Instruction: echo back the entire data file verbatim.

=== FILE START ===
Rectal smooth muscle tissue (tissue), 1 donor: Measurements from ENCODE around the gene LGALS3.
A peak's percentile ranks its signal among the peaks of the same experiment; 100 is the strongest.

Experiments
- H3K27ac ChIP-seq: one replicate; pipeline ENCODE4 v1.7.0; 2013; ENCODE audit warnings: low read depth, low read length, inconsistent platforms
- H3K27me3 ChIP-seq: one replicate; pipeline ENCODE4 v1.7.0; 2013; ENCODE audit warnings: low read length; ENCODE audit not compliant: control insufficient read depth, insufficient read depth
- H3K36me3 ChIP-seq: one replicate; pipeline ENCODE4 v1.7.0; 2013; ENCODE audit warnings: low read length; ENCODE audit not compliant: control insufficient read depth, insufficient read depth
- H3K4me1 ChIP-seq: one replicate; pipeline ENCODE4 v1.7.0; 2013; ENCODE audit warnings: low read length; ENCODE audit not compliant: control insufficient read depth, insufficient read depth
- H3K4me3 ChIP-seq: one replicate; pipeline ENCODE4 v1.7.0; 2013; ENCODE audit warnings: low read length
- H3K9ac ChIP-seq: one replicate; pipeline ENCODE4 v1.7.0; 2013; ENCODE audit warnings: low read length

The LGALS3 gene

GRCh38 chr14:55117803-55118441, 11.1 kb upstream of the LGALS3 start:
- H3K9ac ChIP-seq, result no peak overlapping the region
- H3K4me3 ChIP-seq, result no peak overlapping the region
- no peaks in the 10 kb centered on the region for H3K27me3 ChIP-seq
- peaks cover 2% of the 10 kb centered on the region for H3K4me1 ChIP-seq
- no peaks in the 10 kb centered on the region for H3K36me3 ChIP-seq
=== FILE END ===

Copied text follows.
Rectal smooth muscle tissue (tissue), 1 donor: Measurements from ENCODE around the gene LGALS3.
A peak's percentile ranks its signal among the peaks of the same experiment; 100 is the strongest.

Experiments
- H3K27ac ChIP-seq: one replicate; pipeline ENCODE4 v1.7.0; 2013; ENCODE audit warnings: low read depth, low read length, inconsistent platforms
- H3K27me3 ChIP-seq: one replicate; pipeline ENCODE4 v1.7.0; 2013; ENCODE audit warnings: low read length; ENCODE audit not compliant: control insufficient read depth, insufficient read depth
- H3K36me3 ChIP-seq: one replicate; pipeline ENCODE4 v1.7.0; 2013; ENCODE audit warnings: low read length; ENCODE audit not compliant: control insufficient read depth, insufficient read depth
- H3K4me1 ChIP-seq: one replicate; pipeline ENCODE4 v1.7.0; 2013; ENCODE audit warnings: low read length; ENCODE audit not compliant: control insufficient read depth, insufficient read depth
- H3K4me3 ChIP-seq: one replicate; pipeline ENCODE4 v1.7.0; 2013; ENCODE audit warnings: low read length
- H3K9ac ChIP-seq: one replicate; pipeline ENCODE4 v1.7.0; 2013; ENCODE audit warnings: low read length

The LGALS3 gene

GRCh38 chr14:55117803-55118441, 11.1 kb upstream of the LGALS3 start:
- H3K9ac ChIP-seq, result no peak overlapping the region
- H3K4me3 ChIP-seq, result no peak overlapping the region
- no peaks in the 10 kb centered on the region for H3K27me3 ChIP-seq
- peaks cover 2% of the 10 kb centered on the region for H3K4me1 ChIP-seq
- no peaks in the 10 kb centered on the region for H3K36me3 ChIP-seq